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Rangarajan panel favours new mechanism for profit sharing between government and oil explorers

The expert panel chaired by prime minister's Economic Advisory Council chairman C Rangarajan is in favour of a new simplified mechanism of sharing profits between the government and oil explorers.

, ET Bureau|
Updated: Oct 30, 2012, 06.32 AM IST
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NEW DELHI: The expert panel chaired by prime minister's Economic Advisory Council chairman C Rangarajan is in favour of a new simplified mechanism of sharing profits between the government and oil explorers in place of the controversial system in which companies recover their costs before sharing the income.

In a draft note, the committee, set up during the tenure of former oil minister Jaipal Reddy, has also recommended that the government should retain the power to approve gas prices. The existing system of cost-recovery has generated several controversies such as allegations of costs being inflated to reduce government's share of profit, delays in approvals and micromanagement of oil and gas fields by bureaucrats.

"In short, cost-recovery is going to remain a major bottleneck in the running production sharing contracts (PSC) and is mother of all current issues facing upstream hydrocarbon sector," the committee said in the draft note.

The committee's final report is expected this week. The oil ministry would take a view on the recommendations and send its proposal to Cabinet, officials said. However, private companies are strongly in favour of the current regime. They argue that the proposed system will deter investments. The officials, however, disagree.

In the present fiscal model of production sharing contract (PSC), the government's profit is sensitive to exploration, production, and development, service and administrative costs. The benefits of the proposed new system include: eliminating allegations of overstating costs; government to get its share of profit from the first day and faster clearances.

"The proposed fiscal model also addresses the issue of windfall profits to the contractor in case of price surge ... The government will also be able to share the windfall profits in the event of a price surge or geological surprise by way of a huge hydrocarbon find," it said.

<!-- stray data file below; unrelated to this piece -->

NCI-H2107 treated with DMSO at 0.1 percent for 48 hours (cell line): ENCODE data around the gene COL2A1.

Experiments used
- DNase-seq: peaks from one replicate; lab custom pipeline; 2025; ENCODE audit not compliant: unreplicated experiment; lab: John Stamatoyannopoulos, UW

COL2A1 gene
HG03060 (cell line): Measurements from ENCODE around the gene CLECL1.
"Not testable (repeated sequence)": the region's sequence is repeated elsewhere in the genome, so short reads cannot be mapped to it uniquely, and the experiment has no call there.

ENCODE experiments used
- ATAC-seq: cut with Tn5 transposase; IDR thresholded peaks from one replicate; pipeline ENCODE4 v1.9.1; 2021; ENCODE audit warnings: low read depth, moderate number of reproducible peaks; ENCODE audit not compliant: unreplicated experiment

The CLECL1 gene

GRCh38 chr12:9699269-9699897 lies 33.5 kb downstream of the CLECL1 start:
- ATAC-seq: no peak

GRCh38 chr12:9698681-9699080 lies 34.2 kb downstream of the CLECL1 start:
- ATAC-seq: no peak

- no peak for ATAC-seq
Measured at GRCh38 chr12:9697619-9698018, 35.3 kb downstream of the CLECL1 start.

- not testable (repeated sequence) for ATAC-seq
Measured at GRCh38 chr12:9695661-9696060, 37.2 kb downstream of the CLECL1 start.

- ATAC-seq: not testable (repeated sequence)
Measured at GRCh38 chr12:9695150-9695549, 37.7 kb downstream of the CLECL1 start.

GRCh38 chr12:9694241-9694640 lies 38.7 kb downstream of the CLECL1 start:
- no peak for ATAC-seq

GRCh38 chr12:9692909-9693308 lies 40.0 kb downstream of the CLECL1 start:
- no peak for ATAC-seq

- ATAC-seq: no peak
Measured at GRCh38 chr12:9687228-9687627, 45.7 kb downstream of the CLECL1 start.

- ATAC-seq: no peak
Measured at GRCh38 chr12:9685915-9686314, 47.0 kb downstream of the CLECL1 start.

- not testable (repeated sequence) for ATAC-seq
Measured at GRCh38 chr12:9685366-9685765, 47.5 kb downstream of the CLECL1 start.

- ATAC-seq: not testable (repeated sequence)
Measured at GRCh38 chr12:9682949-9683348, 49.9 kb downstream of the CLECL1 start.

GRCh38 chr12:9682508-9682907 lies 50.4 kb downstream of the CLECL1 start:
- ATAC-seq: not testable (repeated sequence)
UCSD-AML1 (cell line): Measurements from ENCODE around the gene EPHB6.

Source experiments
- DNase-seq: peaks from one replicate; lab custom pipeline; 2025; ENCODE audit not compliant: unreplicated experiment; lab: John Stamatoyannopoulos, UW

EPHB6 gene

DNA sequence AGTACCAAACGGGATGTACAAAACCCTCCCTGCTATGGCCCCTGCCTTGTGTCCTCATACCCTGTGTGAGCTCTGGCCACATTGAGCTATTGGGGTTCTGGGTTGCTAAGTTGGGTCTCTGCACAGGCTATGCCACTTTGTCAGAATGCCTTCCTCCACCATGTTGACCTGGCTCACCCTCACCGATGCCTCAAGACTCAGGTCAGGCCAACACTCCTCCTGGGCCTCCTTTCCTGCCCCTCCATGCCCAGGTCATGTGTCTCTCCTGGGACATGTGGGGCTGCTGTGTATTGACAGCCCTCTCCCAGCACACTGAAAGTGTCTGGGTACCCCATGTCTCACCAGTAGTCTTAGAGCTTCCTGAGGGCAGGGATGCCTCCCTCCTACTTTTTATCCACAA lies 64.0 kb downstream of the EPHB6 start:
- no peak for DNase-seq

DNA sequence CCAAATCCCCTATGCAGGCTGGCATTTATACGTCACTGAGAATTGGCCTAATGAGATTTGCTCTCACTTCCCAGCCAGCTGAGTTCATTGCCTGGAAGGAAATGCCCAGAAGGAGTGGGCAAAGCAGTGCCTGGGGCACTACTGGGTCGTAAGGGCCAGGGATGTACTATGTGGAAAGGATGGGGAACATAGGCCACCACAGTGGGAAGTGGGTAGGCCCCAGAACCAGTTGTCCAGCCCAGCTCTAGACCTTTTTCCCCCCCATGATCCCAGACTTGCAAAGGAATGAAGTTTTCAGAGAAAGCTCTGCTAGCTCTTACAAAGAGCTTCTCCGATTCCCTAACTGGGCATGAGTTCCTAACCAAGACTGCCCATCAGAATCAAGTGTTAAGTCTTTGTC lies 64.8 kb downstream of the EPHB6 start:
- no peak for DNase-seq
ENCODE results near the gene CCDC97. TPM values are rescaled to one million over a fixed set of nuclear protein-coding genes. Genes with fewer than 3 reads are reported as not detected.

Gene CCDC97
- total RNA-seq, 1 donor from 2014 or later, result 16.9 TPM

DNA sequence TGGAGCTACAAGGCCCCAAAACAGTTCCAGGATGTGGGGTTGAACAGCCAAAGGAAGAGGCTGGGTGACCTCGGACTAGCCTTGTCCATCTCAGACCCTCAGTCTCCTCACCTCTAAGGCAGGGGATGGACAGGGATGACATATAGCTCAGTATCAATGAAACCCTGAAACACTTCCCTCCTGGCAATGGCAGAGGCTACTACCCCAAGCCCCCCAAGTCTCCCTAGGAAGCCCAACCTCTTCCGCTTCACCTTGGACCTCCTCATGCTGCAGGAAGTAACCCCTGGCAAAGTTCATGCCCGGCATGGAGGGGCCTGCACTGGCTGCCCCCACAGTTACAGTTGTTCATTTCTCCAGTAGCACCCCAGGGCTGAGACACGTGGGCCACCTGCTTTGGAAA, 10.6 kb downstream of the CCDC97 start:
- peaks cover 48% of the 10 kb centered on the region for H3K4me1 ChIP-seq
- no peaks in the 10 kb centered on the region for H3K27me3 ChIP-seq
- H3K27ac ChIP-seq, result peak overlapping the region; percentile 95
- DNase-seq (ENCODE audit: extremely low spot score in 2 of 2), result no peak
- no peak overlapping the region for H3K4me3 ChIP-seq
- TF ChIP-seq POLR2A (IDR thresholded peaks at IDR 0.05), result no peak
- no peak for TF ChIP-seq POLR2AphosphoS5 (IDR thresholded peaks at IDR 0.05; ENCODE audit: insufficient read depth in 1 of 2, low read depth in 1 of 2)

"It may be seen that once the declaration of commerciality (DOC) has been made, any further investments by the contractor loads the existing discovery and reduces the government take. Thus, if the development costs and further exploration costs after DOC of hydrocarbons discovery are not monitored by the government, commercial interest of the government will take a hit," the draft note said.

The draft said due to sensitivity of government's take on all aspects of costs, the government representative, involved in management of oil and gas fields operated by private contractors, has to get involved in the nitty-gritty of day-to-day business operations of the contractor through examination and monitoring of budget, procurements, costs, allocation of costs and accounts by reviewing and approving them in the management committee (MC).

The note said that a change in the fiscal regime would end day-to-day monitoring of oil and gas fields by the government and would not require CAG to audit accounts of private firms. "There are many crucial cost-related functions vested in the MC which require timely approvals. As cost aspects are internal to the company, their monitoring and auditing required lengthy correspondences and interactions of the government and the contractor, thereby crippling the decision making process," the note said.

The oil ministry and the Director General of Hydrocarbons (DGH) had also favoured the proposed model where energy explorers would share profits with the government from the day they start production, instead of first recovering their expenditure before sharing profit.

Earlier this month, DGH Rajiv Nayan Choubey had said that in future, oil firms would have to pay the government an agreed amount depending on the level of output, not the investment in the exploration block. A production-linked payment (PLP) system would be more transparent and requires minimal bureaucratic intervention in routine exploration and development activities of private companies, he said.

"Cost recovery as a mechanism in PSC (production sharing contracts) is a difficult proposition. We think that in the prospective PSCs it should be replaced with production-linked payment," Choubey told reporters at the Petrotech conference.

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